Studies of Peptides and the Digestive Tract

Peptides and the Digestive Tract
Peptides and the Digestive Tract

Abdominal distress and shifts in bowel habits are hallmarks of Irritable Bowel Syndrome (IBS), a chronic gastrointestinal condition. The Rome Criteria, a symptom-based categorization method, is used to analyze IBS, the most prevailing disorder seen by gastroenterologists; the most recent version, Rome IV, was issued only recently. Approximately 12% prevalence has been observed.

Forty to sixty percent of research models of IBS are believed to exhibit concurrent psychiatric dysfunction, including perceived moroseness or anxious behavior. In addition, models of IBS appear to frequently somatize symptoms more than those with similar gastrointestinal issues but no IBS.

Curative solutions for IBS have not yet been developed. It is now suggested that several factors may at play in the commencement and sustainment of IBS symptoms, making effective management challenging. Methods center on alleviating symptoms, although the standard of care in pharmacological solutions are considered inadequate.

Researchers are working to better understand the neurohormonal basis of IBS after reports of biological dysregulation in IBS models. The specific pathways leading to the development of irritable bowel syndrome (IBS) symptoms remain unclear despite progress in the knowledge of the pathophysiology of the condition.

Inflammatory Bowel Disease

The most common inflammatory bowel illnesses are ulcerative colitis and Crohn’s disease. Crohn’s disorder and ulcerative colitis are inflammatory bowel diseases (IBDs); however, whereas the former is considered to cause inflammation only in the colon, the latter may affect any portion of the digestive system. Inflammatory bowel disease has a mysterious origin.

Bacterial contamination, immune system changes, and genetic contentions are only a few of the elements believed to have a role in the development of this class of disorders. An augmented risk of inflammatory bowel disease (IBD) due to the overproduction of proinflammatory cytokines, for instance, is linked to mutations in the NOD2 gene. It suggests that environmental variables may be more influential than genetic predisposition regarding immune-mediated disorders.

KPV Peptide

Studies suggest that, to a large extent, -MSH, a neurohormone, may modulate the immune response in certain cell types. It is hypothesized to exert powerful anti-inflammatory actions by interacting with melanocortin receptors in the skin. The three-terminal amino acids lysine, proline, and valine (KPV) are speculated to be responsible for -MSH’s anti-inflammatory effect.

Despite missing the parent hormone’s MC-R-binding sequence motif, KPV has been proposed to potentially suppress inflammation. This is due to the assumption that peptides (like KPV) may serve as hormones and communicate between tissues through the circulatory system and biological messengers. It is suggested that KPV’s possible anti-inflammatory properties may be mediated via IL-1 suppression.

Research suggests that KPV may lack the melanotropic effects of -MSH and therefore may possibly not result in pigmentation. It is speculated to be more durable chemically and may come in a smaller package than -MSH. Due to its possible anti-inflammatory properties, KPV has been researched primarily within the context of inflammatory skin disorders. KPV is hydrophilic, is believed to weigh 383.49 Da, and has an isoelectric point (pI) of 14.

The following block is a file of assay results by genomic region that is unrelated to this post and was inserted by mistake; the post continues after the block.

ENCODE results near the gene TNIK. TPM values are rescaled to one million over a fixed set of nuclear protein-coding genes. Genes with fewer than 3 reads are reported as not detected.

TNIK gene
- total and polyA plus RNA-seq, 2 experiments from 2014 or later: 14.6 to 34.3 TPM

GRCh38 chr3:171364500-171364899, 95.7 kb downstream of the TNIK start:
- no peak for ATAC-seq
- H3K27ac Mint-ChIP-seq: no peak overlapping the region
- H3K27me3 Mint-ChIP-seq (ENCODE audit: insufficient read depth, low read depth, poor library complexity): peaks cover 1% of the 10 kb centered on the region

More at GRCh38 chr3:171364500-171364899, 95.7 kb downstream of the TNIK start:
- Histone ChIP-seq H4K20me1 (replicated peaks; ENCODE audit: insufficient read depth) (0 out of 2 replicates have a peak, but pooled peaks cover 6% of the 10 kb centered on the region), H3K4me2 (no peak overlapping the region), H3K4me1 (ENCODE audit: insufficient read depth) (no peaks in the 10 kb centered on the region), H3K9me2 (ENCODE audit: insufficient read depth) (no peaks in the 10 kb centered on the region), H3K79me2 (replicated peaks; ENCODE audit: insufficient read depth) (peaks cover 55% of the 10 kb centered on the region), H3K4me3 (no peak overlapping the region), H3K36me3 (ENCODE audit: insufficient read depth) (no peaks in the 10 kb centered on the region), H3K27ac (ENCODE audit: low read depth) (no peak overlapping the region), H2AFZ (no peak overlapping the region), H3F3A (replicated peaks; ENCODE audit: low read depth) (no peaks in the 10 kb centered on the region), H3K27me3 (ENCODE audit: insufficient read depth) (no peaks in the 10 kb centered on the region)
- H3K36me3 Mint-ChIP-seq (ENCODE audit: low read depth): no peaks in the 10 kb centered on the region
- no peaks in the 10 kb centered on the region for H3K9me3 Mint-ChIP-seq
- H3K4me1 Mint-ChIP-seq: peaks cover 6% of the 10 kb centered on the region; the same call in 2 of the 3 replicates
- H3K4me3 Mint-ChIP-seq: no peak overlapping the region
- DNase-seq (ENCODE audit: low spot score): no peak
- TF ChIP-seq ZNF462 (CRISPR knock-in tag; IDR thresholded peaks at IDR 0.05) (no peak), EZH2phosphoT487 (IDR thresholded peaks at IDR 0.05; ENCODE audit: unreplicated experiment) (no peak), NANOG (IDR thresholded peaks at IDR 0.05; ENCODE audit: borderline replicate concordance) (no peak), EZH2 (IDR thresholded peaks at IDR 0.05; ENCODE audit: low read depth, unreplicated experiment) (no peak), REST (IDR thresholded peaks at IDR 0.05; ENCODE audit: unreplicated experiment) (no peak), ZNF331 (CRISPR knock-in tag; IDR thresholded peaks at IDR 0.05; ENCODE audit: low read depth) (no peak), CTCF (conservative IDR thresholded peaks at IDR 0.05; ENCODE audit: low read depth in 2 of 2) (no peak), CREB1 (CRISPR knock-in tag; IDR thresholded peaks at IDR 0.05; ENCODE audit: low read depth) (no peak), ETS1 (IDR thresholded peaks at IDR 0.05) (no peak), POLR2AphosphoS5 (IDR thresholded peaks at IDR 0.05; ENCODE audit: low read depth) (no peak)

BPC-157 Peptide

Body protection compound (BPC) 157 is a penta-decapeptide with a partial BPC sequence identified from stomach fluid. Studies suggest that it may not be water soluble nor able to be digested by enzymes; thus, it may potentially be quite stable. Through various animal experiments, researchers speculated that BPC 157 may accelerate the recovery of damaged skin, mucosa, cornea, muscle, tendon, ligament, and bone. It is unclear how penta-decapeptide BPC 157 may speed up the healing process. Growth factor upregulation, a proangiogenic impact, and nitric oxide (NO) production modification are all hypothesized mechanisms involved. BPC 157 may control the actions of collagen fragments linked to bone morphogenic proteins.

VIP Peptide

VIP, or vasoactive intestinal peptide, comprises 28 amino acids originally isolated from swine duodenum and described in 1970. Research suggests that VIP may be highly conserved across species, sharing at least 85% sequence similarity with fish, frogs,(and all mammals except guinea pigs and chickens).

VIP was first identified and recognized for its perceived vasodilatory potential. Findings imply that VIP may be widespread, and may act as a neurotransmitter and neuroendocrine releasing factor in the brain, spinal cord, periphery, gastrointestinal tract, respiratory, reproductive, and cardiovascular systems. These modifications are in various normal and abnormal processes, including growth, development, and regulating neuronal, epithelial, and endocrine cell function. Carcinogenesis, immunological responses, and circadian rhythms are just a few of the processes VIP is hypothesized to impact.

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[ii] Seo S, Miyake H, Alganabi M, Janssen Lok M, O’Connell JS, Lee C, Li B, Pierro A. Vasoactive intestinal peptide decreases inflammation and tight junction disruption in experimental necrotizing enterocolitis. J Pediatr Surg. 2019 Dec;54(12):2520-2523. doi: 10.1016/j.jpedsurg.2019.08.038. Epub 2019 Aug 30. PMID: 31668399.

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[v] Kannengiesser K, Maaser C, Heidemann J, Luegering A, Ross M, Brzoska T, Bohm M, Luger TA, Domschke W, Kucharzik T. Melanocortin-derived tripeptide KPV has anti-inflammatory potential in murine models of inflammatory bowel disease. Inflamm Bowel Dis. 2008 Mar;14(3):324-31. doi: 10.1002/ibd.20334. PMID: 18092346.

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